Archive for August, 2008

Palin-monium (trademark)

Saturday, August 30th, 2008

So McCain went with the VP choice I’d been hoping for. Just becaue she was my first pick, I was convinced he was gonna go with someone safe and boring. Milbarge and I have already traded emails on our thoughts on the pick. Maybe the relevant back and forth can be summarized into another post.

For now however, I just wanted to mention that when the pick was announced, it generated an incredible amount of enthusiam at the office where I work. I of course have been reading the emails that get posted in the Corner. But people I’ve worked with for years that I didn’t even know followed politics were talking about what a great pick it was. To a man/woman they were all talking about how much they like Governor (not Mayor, as the Obama campaign would have you believe) Palin. Her politics, her toughness, her story, her family. All of it. This pick has created interest, and actual excitement about the Republican ticket for the first time this election. Excitement that is visible in actual people and not just on the interwebs. The fact that the excitement has to come from the VP and not from any of the large original slate of candidates speaks to what Glenn Reynolds calls the GOP’s need to work on their farm system. But the excitement is there none the less.

If she holds up in the debates with Biden, and I think she will, (McCain better have run her through some drills before making the call) then this one pick will have done more to change the election than anything that gone before in this 2 year process. This pick was genius, and not just because it’s the one I would have made.

I have signed up on the McCain – Palin website. Only the second time I have done this for a campaign. And if life allows I may be doing some volunteering. This is gonna be fun.

UPDATE: Unsurprisingly, Mark Steyn sums up Palin better than I ever could.

McCain v. Kaine?

Tuesday, August 19th, 2008

Well, the veepstakes are heating up, and everyone with an electoral college map and a congressional directory is making predictions. (Mine, from November, are comically wrong, but I’ll save the laughs for those willing to put in the effort to find that post.) The buzz this week on the Democratic vice-presidential nominee seems to be focused on Delaware Sen. Joe Biden, just as it was centered on Indiana Sen. Evan Bayh last week, and Virginia Gov. Tim Kaine the week before that.

As a native of Virginia, I took a little interest in the Kaine boomlet. I think there are decent arguments on his behalf, and decent arguments against him. And, ultimately, I don’t think he’ll be the choice. But I did want to comment on one argument against Kaine that I think shouldn’t be a major consideration: the fact that picking him will turn the Virginia governorship over to a Republican.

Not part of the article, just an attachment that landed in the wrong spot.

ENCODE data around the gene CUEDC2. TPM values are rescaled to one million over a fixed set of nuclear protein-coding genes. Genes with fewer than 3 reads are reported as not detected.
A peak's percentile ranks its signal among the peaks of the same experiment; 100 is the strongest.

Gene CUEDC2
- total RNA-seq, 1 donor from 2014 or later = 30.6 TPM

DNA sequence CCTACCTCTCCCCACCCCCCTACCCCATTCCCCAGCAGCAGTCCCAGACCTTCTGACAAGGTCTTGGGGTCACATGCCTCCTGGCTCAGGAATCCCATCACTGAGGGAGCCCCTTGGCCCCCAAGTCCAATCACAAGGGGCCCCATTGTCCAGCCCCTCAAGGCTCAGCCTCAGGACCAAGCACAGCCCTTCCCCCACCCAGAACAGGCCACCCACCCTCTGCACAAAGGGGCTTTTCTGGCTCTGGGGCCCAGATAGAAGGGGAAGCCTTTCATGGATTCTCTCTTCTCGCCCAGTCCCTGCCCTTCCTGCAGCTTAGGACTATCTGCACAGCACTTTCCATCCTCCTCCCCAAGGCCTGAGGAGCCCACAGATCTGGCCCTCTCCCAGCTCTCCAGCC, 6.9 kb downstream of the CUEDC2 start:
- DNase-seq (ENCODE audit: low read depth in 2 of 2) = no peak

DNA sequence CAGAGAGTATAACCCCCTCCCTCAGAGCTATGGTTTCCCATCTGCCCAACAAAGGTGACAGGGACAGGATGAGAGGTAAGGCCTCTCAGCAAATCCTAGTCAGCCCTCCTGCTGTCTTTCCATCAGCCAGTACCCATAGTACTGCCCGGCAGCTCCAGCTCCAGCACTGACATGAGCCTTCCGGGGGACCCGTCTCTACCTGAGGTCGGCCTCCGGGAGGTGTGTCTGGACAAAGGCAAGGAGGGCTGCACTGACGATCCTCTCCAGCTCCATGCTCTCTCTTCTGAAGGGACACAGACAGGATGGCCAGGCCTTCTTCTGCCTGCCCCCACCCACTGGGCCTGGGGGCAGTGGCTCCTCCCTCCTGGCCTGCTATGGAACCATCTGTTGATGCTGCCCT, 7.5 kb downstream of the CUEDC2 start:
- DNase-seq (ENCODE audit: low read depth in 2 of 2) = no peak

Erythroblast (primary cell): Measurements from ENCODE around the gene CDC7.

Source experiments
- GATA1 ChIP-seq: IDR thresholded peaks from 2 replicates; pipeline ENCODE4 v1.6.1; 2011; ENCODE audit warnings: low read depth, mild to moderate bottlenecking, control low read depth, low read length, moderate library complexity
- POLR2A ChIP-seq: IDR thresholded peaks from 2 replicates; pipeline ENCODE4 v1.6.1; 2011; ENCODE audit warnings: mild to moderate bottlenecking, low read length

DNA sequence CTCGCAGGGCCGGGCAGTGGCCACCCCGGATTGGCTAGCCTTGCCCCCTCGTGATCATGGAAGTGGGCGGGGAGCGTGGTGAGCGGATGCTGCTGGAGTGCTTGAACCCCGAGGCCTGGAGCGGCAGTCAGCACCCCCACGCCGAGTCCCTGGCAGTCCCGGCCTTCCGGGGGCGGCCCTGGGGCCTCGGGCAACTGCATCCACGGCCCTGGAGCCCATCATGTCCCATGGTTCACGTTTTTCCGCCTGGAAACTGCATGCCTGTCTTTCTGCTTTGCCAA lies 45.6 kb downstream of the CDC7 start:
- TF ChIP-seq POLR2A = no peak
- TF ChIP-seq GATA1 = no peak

Virginia does not elect a ticket; its Governor, Lt. Governor, and Attorney General all run separately. In 2005, when Kaine was elected, the GOP took the other two spots. Bill Bolling was elected Lt. Gov., and Bob McDonnell won the A.G. spot. So, if Kaine did leave office, Bolling would indeed take over. But there are a couple of noteworthy quirks to all this.

First, Virginia’s governors cannot run for re-election. They are limited to one (consecutive) term. So Kaine’s tenure would be up in 2009 anyway. The other offices are not term-limited. The consensus seems to be that the GOP will coalesce around McDonnell as the 2009 gubernatorial nominee, with Bolling running for another term as Lt. Gov. (and probably setting himself up for nomination in 2013).

The other big quirk is that Virginia attorneys general have, for decades, followed a tradition of resigning when they run for another office, to minimize claims of partisanship in the AG’s office. I don’t think that’s usually necessary (or, if it is necessary, probably not sufficient), but that’s neither here nor there. It is what it is.

But what this could mean is that, if Kaine leaves office, Virginians could see the strange circumstance of the incumbent Governor (Bolling) running for the lesser office of Lt. Governor, and the Lt. Gov. and AG spots vacant, one because of elevation and the other because of resignation. (Technically, some placeholder would be named AG, but that person is usually an unknown without a statewide constituency. I think the Lt. Gov. position stays open, or is effectively filled by a Senate President Pro Tem or something, but I’m not sure. The point is, the officeholders won’t look anything like the ones voters elected in 2005.)

It might be amusing to see Barack Obama pick Kaine, just to see how all this would effect Virginia politics. Plus, Kaine may decide the ship is sinking and it’s time to bail out. But given Kaine’s closeness to Obama, and the fact that he won’t have another job come November 2009, I fully expect to see Kaine take some kind of position in an Obama administration, should Obama win this fall.